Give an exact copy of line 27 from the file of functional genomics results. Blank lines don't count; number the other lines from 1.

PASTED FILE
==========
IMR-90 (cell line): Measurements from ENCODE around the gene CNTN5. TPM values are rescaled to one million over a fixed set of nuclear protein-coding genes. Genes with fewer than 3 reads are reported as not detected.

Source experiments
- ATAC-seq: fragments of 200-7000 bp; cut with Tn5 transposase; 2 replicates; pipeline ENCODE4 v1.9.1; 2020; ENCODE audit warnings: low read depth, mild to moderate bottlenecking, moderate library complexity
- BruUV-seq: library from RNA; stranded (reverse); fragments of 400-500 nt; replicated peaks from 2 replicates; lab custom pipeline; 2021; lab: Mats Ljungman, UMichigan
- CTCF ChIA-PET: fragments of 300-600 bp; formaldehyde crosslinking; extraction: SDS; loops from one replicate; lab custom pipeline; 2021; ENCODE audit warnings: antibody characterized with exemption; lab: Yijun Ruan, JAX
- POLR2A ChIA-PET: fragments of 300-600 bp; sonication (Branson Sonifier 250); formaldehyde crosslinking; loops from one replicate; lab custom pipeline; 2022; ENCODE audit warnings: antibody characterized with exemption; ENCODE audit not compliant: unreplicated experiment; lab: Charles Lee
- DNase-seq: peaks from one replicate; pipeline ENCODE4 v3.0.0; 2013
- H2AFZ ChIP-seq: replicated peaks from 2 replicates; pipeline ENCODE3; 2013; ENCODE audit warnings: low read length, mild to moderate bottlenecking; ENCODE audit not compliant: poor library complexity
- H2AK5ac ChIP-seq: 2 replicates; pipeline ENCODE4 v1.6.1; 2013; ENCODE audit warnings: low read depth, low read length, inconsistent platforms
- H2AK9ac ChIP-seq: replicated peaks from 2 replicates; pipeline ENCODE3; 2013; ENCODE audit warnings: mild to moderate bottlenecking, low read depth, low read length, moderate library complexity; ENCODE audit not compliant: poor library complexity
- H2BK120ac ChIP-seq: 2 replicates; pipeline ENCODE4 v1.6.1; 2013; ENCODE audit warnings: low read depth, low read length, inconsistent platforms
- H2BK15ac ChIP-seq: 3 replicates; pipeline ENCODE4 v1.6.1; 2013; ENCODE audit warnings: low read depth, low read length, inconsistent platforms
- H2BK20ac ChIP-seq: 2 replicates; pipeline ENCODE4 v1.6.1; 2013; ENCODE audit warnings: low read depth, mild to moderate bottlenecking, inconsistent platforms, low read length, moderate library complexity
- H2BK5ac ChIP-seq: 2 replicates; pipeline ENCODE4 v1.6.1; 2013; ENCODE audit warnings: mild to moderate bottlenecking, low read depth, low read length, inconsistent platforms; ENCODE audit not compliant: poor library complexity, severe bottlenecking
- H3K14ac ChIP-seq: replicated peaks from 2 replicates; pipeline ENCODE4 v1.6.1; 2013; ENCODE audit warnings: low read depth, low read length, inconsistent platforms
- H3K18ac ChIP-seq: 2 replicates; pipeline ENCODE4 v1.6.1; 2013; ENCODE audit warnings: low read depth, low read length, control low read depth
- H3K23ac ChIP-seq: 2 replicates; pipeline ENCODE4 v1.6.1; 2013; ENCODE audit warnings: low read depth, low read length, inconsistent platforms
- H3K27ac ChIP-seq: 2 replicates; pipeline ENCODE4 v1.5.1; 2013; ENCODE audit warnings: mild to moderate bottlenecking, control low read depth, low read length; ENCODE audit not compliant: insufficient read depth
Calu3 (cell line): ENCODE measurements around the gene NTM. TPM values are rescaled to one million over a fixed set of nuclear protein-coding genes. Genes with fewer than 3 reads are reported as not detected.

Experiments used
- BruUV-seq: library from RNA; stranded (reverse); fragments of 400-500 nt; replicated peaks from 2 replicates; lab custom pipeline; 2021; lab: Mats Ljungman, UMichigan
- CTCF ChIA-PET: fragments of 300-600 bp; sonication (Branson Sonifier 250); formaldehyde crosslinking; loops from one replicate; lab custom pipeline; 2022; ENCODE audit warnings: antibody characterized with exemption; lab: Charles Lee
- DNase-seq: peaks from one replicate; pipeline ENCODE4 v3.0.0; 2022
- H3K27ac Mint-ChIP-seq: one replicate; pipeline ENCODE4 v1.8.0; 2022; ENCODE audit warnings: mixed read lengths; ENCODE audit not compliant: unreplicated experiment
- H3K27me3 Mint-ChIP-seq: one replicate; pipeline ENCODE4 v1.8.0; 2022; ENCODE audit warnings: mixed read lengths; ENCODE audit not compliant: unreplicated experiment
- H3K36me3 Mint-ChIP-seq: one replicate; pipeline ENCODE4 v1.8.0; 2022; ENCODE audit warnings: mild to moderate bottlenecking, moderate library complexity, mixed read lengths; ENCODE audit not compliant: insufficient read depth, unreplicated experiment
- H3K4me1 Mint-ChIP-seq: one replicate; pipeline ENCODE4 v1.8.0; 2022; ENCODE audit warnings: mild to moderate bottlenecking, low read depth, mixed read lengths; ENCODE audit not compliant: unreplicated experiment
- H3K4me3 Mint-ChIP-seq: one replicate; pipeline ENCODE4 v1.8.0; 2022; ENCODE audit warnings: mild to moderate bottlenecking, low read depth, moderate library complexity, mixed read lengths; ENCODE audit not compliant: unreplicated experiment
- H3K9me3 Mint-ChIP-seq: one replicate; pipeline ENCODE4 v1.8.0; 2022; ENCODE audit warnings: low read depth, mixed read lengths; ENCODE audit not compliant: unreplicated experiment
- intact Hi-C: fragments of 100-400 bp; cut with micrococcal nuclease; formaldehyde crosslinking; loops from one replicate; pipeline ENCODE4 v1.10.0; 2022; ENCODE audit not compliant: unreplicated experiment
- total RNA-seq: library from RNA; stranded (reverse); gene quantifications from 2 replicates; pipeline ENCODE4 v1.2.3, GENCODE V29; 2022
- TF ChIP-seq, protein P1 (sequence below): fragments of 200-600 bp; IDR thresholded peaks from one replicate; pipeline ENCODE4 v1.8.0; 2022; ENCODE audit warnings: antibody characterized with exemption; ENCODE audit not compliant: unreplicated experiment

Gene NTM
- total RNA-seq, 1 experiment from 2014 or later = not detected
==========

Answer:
- H3K4me1 Mint-ChIP-seq: one replicate; pipeline ENCODE4 v1.8.0; 2022; ENCODE audit warnings: mild to moderate bottlenecking, low read depth, mixed read lengths; ENCODE audit not compliant: unreplicated experiment